RCPCH publishes “The State of Child Health: The Paediatric Workforce” report

The RCPCH report “The State of Child Health: The Paediatric Workforce” is based on data from the RCPCH Workforce Census 2015, with additional figures from the Office of National Statistics and RCPCH trainee recruitment processes. It reveals that in the year to September 2015, shortages of nurses and/or doctors led to periods of closure to new admissions by 31% of paediatric inpatient units and 41% of neonatal units across the UK, and highlights substantial vacancies at both consultant and trainee levels, the low number of academic consultants and the fact that General Practitioners and Practice Nurses have limited training in child health.

Responding to the report, Professor Neena Modi, President of the Royal College of Paediatrics and Child Health, said:

“The facts speak for themselves: the situation is serious. There simply aren’t enough doctors to meet the needs of infants, children and young people, and advance their healthcare through clinical research. It’s a credit to the existing workforce that that they are - just - managing to continue to deliver the care children need. This is a dangerously under resourced service, yet the means to redress the situation exist. It is legitimate for us, and the UK public, to ask why, when solutions exist, the health and wellbeing of children are being placed in jeopardy?  

“The increase in the average hours of clinical duty worked by the consultant level workforce shows that recent “reconfigurations” have not reduced the strain on services, nor proven sufficient to maintain standards.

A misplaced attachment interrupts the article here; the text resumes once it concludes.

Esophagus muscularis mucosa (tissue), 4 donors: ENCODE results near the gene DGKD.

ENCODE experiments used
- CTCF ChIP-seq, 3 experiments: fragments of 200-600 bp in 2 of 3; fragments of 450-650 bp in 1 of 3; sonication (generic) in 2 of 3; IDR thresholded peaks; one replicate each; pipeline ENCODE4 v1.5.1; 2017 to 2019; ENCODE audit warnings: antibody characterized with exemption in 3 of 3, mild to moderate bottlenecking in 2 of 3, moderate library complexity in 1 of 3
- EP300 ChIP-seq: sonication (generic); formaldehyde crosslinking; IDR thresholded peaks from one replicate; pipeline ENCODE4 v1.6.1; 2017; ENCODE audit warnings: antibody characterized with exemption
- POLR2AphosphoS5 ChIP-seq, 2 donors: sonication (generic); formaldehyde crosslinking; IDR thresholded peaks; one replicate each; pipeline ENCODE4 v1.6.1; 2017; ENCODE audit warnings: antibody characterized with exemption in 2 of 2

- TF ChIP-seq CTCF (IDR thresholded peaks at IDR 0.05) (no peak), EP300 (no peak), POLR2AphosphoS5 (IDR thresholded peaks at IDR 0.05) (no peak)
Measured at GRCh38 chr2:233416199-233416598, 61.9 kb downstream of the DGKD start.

“In this run-up to the election we ask for a clear commitment to put in place the straightforward actions that will redress this appalling situation.

“There is great uncertainty following the Brexit vote around the immigration status and terms and conditions of employment for non-UK nationals working in the NHS. These colleagues are a valued and crucial component of the UK child health workforce and a simple assurance that their right to work in the UK will be protected, and their conditions secured, would be immeasurably helpful.

“Our report highlights the many serious difficulties that risk medicine becoming a less sought-after profession and are compromising patient care, the health of the population, and the reputation of the UK as a global leader in clinical practice, applied research, and innovation. Urgent action can address these problems; we call on whoever forms the next Government to make this a top priority.”

The report can be read in full on the RCPCH website